„One lucent corner windowing hidden things
Forced the world's blind immensity to sight.
The darkness failed and slipped like a falling cloak
From the reclining body of a god.“

—  Sri Aurobindo, livro Savitri: A Legend and a Symbol

Savitri (1918-1950), Book One : The Book Of Beginnings

Sri Aurobindo photo
Sri Aurobindo1
Nacionalista indiano, lutador da liberdade, filósofo, iogue… 1872 - 1950

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„One may call the world a myth, in which bodies and things are visible, but souls and minds hidden.“

—  Sallustius Roman philosopher and writer

III. Concerning myths; that they are divine, and why.
On the Gods and the Cosmos
Contexto: One may call the world a myth, in which bodies and things are visible, but souls and minds hidden. Besides, to wish to teach the whole truth about the Gods to all produces contempt in the foolish, because they cannot understand, and lack of zeal in the good, whereas to conceal the truth by myths prevents the contempt of the foolish, and compels the good to practice philosophy.

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Bruce Cockburn photo

„Catching the light and falling into dark
And the world fades out like an overheard remark…
In the falling dark“

—  Bruce Cockburn Canadian folk/rock guitarist and singer-songwriter 1945

Title track, In The Falling Dark (See also: John Milton, Paradise Lost, Book I, lines 62-63) Just Listen.. http://www.youtube.com//watch?v=lYAFzVTLIQs
In the Falling Dark (1976)

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Jung Myung Seok photo

„Even if a person lived enjoying many things in the world, if their spirit fails to be saved, they will come to an end in the ‘world of the body.“

—  Jung Myung Seok South Korean Leader of New Religious Movement, Poet, Author, Founder of Wolmyeongdong Center 1945

Extracted from Proverbs Blog https://providencepath.wordpress.com/2016/06/07/jung-myung-seok-saving-your-spirit/

Albert Hofmann photo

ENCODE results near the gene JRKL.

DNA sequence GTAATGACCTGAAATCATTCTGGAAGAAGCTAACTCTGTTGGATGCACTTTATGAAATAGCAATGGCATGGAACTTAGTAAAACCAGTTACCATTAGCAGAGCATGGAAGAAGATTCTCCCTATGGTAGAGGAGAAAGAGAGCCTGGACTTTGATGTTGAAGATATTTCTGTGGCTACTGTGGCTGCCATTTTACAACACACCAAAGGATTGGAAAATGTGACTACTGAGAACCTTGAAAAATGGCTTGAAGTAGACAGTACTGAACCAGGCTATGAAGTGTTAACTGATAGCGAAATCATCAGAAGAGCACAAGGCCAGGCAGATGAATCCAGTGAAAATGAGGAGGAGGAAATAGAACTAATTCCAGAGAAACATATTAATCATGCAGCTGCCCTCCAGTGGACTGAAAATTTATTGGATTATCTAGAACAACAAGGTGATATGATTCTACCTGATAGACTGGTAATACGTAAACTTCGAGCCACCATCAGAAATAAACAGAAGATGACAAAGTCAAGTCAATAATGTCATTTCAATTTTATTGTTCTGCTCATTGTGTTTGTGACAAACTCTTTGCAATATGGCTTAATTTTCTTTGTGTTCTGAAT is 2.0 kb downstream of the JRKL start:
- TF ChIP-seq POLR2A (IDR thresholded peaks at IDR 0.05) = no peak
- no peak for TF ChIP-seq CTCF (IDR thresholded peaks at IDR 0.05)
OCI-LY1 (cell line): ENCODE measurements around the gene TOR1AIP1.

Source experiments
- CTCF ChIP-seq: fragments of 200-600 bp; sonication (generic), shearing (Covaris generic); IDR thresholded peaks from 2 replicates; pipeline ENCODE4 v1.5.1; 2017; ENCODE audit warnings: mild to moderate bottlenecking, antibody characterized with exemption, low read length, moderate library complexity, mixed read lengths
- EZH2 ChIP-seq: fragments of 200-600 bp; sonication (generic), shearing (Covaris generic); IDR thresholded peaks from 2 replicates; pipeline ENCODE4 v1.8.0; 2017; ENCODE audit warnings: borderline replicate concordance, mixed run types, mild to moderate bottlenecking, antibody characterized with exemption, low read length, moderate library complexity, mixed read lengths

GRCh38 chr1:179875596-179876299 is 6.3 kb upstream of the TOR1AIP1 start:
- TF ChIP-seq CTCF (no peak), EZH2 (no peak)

„It was these experiences that shaped the main outlines of my world view and convinced me of the existence of a miraculous, powerful, unfathomable reality that was hidden from everyday sight.“

—  Albert Hofmann Swiss chemist 1906 - 2008

Foreword http://www.psychedelic-library.org/childf.htm
LSD : My Problem Child (1980)
Contexto: There are experiences that most of us are hesitant to speak about, because they do not conform to everyday reality and defy rational explanation. These are not particular external occurrences, but rather events of our inner lives, which are generally dismissed as figments of the imagination and barred from our memory. Suddenly, the familiar view of our surroundings is transformed in a strange, delightful, or alarming way: it appears to us in a new light, takes on a special meaning. Such an experience can be as light and fleeting as a breath of air, or it can imprint itself deeply upon our minds.
One enchantment of that kind, which I experienced in childhood, has remained remarkably vivid in my memory ever since. It happened on a May morning — I have forgotten the year — but I can still point to the exact spot where it occurred, on a forest path on Martinsberg above Baden, Switzerland. As I strolled through the freshly greened woods filled with bird song and lit up by the morning sun, all at once everything appeared in an uncommonly clear light. Was this something I had simply failed to notice before? Was I suddenly discovering the spring forest as it actually looked? It shone with the most beautiful radiance, speaking to the heart, as though it wanted to encompass me in its majesty. I was filled with an indescribable sensation of joy, oneness, and blissful security.